Disability Studies Quarterly Blog

Book and Media


Review by Amanda Apgar, Loyola Marymount University 

Parents of children with disabilities often describe themselves as inhabiting an unfamiliar world. By this, they are sometimes referring to the new medical or educational landscapes they are mapping and the new language of acronyms they are learning; they sometimes mean the community of people with disabilities among whom they now find themselves in company. The “whole new world” framework is widespread, perhaps popularized by the (in)famous “Welcome to Holland” essay by Emily Pearl Kingsley, which compares having a child with a disability with departing on a long-awaited trip to Italy only to arrive in Holland, instead. Kingsley instructs that having a child with a disability brings one to a different place than expected, but that the only meaningful response is to fully inhabit that unfamiliar place: buy new guidebooks, learn the language, meet the people. Kingsley’s essay is meant to encourage, even as she emphasizes that Holland and Italy are fundamentally distinct. 

In Worlds of Care; the Emotional Lives of Fathers Caring for Children with Disabilities, Aaron J. Jackson articulates less of a “Welcome-to-Holland”-variety of disability’s “whole new world” and more a series of individual portraits of men who have made their children’s care their “whole world”. Jackson makes other interventions into disability studies of parents of children with disabilities: for one, fathers are significantly underrepresented in studies of parenting and care work. The underrepresentation of fathers in this work is, of course, downstream of fathers’ relative absences and under-involvement in care labor more broadly, a point well-elaborated in literature of care work and feminist labor studies (see especially Kittay and Glenn). His subject generates a number of research questions hitherto underexplored: how does the embodiment of care labor interact with embodied masculinity? How does father-care expose gendered myths of carefulness? How does parenting a child with disabilities cause men to rethink their ideas of fatherhood? How does parenting a child with disabilities cause fathers to re-examine their own childhoods and being cared-for?       

The children of the men in the study all have significant support needs, including in feeding, personal care, and communication. Their fathers have changed careers or quit working outside the home altogether, relocated, become advocates, activists, and organizers for disability inclusion, and in other ways have made caring for their disabled child their primary occupation. Jackson would have readers recognize that ensuring their children’s well-being is the center of their fathers’ lives, an orientation often wrongly assumed to be distinctly maternal. Indeed, Jackson’s primary project in Worlds of Care seems to be to shed light on the far-reaching and wholly transformative effect of dedicated, long-term care on fathers, too.

The book’s strengths are in its interdisciplinarity, multiple methodologies, and variable forms. While writing primarily with Merleau-Ponty and Heidegger on a phenomenology of father-care, Jackson also draws on narrative theory of storytelling, especially as this relates to identity construction, gender and masculinities, philosophy of the self and other, and disability politics of inclusion. The book shape shifts. It reads at times as a piece of social science, alternating interview transcripts and ethnography with analysis. But Worlds of Care is part autoethnography, creative nonfiction, and memoir, as well. Jackson skillfully constructs a phenomenology of father-care through sustained engagement with philosophy; he also writes a captivating narrative about the men in his study and about his own experiences as a father. Indeed, I would argue that the best part of Worlds of Care is the ease with which Jackson shifts from the intellectual terrain of theory to the embodiment of the everyday.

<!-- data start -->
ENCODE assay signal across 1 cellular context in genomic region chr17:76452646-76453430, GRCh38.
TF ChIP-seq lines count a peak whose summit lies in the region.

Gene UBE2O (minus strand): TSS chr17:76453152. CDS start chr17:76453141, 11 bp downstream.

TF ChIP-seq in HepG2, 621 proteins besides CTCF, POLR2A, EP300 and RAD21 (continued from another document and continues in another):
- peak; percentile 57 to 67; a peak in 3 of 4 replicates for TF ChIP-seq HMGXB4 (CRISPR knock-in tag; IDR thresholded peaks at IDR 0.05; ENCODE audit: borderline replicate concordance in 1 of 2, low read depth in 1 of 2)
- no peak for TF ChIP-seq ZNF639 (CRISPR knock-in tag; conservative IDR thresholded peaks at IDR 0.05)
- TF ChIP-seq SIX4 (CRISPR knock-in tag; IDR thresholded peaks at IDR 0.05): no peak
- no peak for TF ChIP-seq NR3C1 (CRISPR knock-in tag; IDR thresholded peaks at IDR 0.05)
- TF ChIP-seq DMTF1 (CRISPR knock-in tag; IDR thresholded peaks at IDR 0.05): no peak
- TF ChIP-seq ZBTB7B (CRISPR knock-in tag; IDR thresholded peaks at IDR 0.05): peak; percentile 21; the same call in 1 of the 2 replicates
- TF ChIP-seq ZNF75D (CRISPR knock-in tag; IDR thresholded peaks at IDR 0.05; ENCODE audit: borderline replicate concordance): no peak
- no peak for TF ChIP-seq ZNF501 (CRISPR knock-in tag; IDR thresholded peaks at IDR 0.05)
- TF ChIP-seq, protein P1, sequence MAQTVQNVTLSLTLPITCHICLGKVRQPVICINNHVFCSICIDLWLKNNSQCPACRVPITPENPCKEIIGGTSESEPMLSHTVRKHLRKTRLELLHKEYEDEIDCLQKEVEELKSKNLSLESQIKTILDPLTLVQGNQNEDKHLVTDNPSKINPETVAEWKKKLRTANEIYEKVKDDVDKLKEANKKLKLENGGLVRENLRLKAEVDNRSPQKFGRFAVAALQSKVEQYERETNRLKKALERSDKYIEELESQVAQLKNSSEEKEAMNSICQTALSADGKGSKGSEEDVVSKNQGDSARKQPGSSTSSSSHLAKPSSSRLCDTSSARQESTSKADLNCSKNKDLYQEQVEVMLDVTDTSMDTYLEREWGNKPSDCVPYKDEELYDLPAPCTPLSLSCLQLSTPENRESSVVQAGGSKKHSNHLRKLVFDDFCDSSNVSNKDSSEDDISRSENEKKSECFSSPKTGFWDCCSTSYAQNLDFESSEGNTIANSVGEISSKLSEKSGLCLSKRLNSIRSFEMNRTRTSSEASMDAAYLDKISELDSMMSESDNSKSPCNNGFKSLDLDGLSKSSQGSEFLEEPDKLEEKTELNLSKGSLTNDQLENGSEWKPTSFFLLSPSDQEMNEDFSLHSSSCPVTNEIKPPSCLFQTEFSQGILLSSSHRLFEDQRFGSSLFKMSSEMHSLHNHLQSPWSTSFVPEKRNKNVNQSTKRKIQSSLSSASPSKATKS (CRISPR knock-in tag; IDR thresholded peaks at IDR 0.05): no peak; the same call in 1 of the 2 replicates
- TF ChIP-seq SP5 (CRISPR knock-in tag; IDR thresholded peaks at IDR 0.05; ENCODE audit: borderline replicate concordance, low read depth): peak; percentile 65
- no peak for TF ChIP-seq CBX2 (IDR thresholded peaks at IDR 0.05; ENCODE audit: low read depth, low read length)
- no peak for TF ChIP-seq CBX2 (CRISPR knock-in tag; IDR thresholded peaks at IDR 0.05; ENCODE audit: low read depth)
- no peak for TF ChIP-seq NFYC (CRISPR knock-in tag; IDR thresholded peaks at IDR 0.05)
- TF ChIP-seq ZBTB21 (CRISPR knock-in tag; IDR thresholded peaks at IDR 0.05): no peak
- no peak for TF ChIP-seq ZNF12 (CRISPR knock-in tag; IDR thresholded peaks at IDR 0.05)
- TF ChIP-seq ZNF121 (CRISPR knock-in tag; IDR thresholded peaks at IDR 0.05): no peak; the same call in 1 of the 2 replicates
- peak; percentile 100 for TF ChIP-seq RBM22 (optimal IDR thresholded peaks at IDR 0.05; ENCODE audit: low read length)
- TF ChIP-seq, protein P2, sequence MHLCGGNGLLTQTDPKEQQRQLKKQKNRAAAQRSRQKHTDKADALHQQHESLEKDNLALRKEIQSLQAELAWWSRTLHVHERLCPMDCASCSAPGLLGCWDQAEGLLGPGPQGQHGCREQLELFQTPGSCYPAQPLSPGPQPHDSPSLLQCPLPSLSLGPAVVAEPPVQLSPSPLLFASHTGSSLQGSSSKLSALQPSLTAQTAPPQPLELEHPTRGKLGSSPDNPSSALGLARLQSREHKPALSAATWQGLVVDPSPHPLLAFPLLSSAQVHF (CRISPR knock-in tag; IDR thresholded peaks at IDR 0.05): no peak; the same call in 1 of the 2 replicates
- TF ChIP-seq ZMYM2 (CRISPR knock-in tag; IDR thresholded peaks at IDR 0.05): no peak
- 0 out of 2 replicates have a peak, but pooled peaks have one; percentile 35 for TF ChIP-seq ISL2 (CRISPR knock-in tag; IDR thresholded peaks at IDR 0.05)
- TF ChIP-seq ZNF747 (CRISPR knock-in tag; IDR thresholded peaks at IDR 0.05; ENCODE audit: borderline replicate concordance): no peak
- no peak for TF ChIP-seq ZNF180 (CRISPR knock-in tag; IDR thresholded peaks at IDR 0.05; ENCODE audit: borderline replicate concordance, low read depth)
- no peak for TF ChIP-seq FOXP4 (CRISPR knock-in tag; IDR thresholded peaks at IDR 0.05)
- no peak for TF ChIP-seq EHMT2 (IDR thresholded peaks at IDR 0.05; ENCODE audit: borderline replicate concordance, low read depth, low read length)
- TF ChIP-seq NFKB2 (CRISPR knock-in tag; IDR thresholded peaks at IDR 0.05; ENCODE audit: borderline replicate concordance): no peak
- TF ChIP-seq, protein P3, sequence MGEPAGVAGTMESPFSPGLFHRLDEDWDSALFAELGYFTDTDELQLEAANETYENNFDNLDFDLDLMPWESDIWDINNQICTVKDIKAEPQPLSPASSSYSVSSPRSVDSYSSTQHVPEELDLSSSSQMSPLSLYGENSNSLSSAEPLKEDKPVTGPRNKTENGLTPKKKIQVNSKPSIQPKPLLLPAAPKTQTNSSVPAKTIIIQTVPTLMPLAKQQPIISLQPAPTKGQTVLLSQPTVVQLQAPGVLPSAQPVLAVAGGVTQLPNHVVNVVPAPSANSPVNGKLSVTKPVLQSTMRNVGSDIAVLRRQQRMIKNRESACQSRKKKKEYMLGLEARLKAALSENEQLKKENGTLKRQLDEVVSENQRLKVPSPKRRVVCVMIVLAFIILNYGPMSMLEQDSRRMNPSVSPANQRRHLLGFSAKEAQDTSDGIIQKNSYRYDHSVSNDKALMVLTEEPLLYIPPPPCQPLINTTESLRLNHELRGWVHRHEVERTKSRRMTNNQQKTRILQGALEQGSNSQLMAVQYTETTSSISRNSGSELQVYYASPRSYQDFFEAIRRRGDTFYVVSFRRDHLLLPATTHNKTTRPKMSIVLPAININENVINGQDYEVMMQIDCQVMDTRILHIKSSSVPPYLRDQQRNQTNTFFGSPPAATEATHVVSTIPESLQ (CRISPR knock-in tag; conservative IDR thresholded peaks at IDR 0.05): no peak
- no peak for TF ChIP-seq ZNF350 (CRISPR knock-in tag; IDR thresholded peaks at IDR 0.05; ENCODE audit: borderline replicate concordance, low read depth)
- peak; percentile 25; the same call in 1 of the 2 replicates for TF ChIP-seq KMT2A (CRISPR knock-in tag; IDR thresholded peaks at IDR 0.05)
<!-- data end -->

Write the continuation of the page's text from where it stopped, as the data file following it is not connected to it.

This same strength might make Worlds of Care difficult to teach. Each standalone chapter offers interesting discussions of memory, identity formation, and gender in relation to caregiving and disability, though some students might struggle to find footing amidst the disciplinary and methodological mobility. It is also worth noting that, like much parent-centered disability literature, Worlds of Care includes passages that illustrate the parent’s transformation by emphasizing the negative perceptions of disability they held before their children were born. These passages can be difficult to read. Similarly, Worlds of Care includes discussions of grief, profound despair, and suicide. In these ways, classroom conversations about Worlds of Care may be difficult to facilitate. These concerns notwithstanding, the father-centered stories in Worlds of Care make an important contribution to studies of parents of children with disabilities and especially to conversations on gender and care.

Works Cited:

Glenn, Evelyn. Forced to Care – Coercion and Caregiving in America. Harvard University Press, 2010.

Kingsley, Emily Pearl. “Welcome to Holland.” Contact, vol. 136, no. 1, Jan. 2001, pp. 14–14. DOI.org (Crossref), https://doi.org/10.1080/13520806.2001.11758925.

Kittay, Eva Feder. Learning from My Daughter: The Value and Care of Disabled Minds. Illustrated edition, Oxford University Press, 2019. 

This review was published as part of Disability Studies Quarterly, Spring/Summer 2022.

Beginning with Volume 36, Issue No. 4 (2016), Disability Studies Quarterly is published under a Creative Commons Attribution-NonCommercial-NoDerivatives license unless otherwise indicated.

Disability Studies Quarterly is published by The Ohio State University Libraries in partnership with the Society for Disability Studies.


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